The Albedo Experiment can be performed very simply with several sources of error to be expected or can be conducted in a more controlled effort with equipment that will allow students to focus on the data collected. In either situation, the experiment provides students with a forum to collaborate their critical thinking to minimize any difficulties or unwanted variables that may effect their data.
You will need the following materials for the more controlled experiment:
- Computer with camera
- Access to the Kepler Light Grapher: see Light Grapher below
- An Albedo Detector Spinner (instructions and equipment found below in written and video form): The Detector Spinner is an excellent tool, but students may be able to design some other tool to allow their models to revolve in and out of the light source.)
- A light source - this may be a lamp, light bulb, the flashlight app on a device - it should be quite bright and intense
- A darkened room, or a darkened area behind the revolving model.
- A Model Albedo Target to provide and albedo comparison to an Experimental Target. (This may be a model of an asteroid, a potato, or a multi-faceted home-made item that allows practical surfaces for differing light reflection - instructions for the Model Alabedo Target is found below)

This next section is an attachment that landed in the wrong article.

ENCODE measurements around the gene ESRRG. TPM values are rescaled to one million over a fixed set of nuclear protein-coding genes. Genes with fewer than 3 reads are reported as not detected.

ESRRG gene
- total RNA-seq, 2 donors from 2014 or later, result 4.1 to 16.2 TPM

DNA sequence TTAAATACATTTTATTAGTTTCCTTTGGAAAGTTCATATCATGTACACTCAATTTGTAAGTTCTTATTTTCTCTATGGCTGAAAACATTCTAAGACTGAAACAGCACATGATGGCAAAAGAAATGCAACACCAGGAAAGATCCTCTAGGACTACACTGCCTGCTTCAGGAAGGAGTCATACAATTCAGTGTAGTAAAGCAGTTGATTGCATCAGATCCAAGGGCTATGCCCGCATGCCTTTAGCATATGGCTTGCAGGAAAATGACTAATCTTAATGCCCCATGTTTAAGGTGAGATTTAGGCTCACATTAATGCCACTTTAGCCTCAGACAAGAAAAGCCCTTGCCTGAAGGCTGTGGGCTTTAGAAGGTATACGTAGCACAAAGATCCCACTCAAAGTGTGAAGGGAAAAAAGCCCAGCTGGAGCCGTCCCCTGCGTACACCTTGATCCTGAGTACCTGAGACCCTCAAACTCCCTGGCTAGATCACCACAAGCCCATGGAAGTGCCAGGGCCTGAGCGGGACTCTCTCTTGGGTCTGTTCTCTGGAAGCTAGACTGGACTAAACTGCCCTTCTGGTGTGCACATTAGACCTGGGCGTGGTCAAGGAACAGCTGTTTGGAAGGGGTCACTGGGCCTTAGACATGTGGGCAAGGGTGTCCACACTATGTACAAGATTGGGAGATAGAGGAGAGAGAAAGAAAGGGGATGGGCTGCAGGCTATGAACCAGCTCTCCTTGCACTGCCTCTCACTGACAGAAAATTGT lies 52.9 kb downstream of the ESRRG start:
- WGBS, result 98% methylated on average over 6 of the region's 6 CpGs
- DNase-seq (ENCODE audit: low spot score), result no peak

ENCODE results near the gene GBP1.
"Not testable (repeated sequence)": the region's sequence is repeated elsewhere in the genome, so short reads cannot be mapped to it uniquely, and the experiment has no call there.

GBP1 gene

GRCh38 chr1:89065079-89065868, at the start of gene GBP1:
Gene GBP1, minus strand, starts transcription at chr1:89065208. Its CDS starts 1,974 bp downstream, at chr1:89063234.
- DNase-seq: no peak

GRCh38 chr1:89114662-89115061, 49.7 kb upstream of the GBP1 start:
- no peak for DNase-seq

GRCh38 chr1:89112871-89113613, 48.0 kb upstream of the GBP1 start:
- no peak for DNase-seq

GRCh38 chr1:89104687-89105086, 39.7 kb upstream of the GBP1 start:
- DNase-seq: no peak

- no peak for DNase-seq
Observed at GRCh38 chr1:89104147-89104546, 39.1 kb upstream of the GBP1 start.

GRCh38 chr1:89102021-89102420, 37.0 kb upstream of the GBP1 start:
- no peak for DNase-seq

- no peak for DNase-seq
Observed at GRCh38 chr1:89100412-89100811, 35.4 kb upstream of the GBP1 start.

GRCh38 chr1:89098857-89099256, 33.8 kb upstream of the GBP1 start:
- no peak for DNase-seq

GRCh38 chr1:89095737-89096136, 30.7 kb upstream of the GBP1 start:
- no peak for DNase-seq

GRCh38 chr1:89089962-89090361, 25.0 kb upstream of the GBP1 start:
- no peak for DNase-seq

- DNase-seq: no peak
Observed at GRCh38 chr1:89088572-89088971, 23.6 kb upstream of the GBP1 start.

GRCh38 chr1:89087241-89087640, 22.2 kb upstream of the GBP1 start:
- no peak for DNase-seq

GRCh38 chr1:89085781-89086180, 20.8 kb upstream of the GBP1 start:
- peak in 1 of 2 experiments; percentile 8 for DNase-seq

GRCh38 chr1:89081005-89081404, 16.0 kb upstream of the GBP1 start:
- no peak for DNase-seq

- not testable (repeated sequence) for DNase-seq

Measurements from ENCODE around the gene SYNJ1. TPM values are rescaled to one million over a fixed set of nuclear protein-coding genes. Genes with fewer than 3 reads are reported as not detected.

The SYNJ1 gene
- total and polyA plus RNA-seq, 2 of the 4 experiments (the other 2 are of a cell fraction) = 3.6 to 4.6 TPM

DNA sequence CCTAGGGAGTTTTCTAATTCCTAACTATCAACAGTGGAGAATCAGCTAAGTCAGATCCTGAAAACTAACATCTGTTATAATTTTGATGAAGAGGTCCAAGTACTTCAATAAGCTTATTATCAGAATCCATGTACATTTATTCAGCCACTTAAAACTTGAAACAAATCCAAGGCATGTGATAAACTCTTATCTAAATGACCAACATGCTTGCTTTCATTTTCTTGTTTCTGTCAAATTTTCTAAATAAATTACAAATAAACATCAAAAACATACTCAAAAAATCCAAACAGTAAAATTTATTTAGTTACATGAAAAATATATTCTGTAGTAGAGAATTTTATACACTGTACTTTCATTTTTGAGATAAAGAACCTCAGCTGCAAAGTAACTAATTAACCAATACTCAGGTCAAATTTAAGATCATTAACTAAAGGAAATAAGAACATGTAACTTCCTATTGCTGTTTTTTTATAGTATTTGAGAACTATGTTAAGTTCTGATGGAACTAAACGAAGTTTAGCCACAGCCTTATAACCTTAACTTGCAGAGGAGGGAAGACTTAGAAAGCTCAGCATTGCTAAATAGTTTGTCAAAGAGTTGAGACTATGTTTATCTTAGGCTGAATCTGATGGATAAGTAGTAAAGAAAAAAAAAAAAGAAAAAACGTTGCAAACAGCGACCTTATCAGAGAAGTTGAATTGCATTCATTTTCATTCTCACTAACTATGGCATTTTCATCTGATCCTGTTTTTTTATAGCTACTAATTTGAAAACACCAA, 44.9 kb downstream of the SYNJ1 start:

- Tape to hold the model in place as it moves
- Instructions for Using the Light Grapher Program
- The ability to save your Albedo Graph for printing or for reporting.
Denise Wright is allowing EIS to use her tutorial video for use of the Light Grapher. Denise uses the Kepler Light Grapher to model how scientists search for exoplanets. In her video, Denise uses a set-up for exoplanet modeling that does not require the use of the Spinner. You may find this approach helpful. Please view her video to understand how to use the Light Grapher.
The files attached will guide you in constructing the apparatus needed for the Albedo Experiment (that will avoid sources of error), constructing a Control Target, using the Light Grapher webcam to produce light curves of your targets, and a Procedure Worksheet to collect and analyze data to direct student data discussion.
The following video (1.41 minutes) shows the revolution of the NSS Enterprise spacecraft model as a light curve is being generated through the Kepler: Light Grapher Detector- see below.
This video provides a step-by-step explanation to guide you in constructing a spinner to detect albedo.
This file is an .swf (shockwave flash) and it can be downloaded to your computer to allow your computer camera to act as a light sensor and produce a light sensitivity graph noting the albedo produced from the object in the camera's target.
You may need to load Shockwave Flash loaded on your computer to download this file.
- Computer with camera
The Academy is delighted you have chosen to participate in the activities listed under 'Detecting Orbital Debris Using Albedo.' We would greatly appreciate feedback on your experience in the hopes of making this course as valuable as possible. Kindly give your thoughts in the short survey and add pictures of your students' products.
-The SEE Academy
You are invited to enter constructive comments, suggestions and experiences that you have encountered using the lessons and activities in the Detecting Orbital Debris Using Albedo.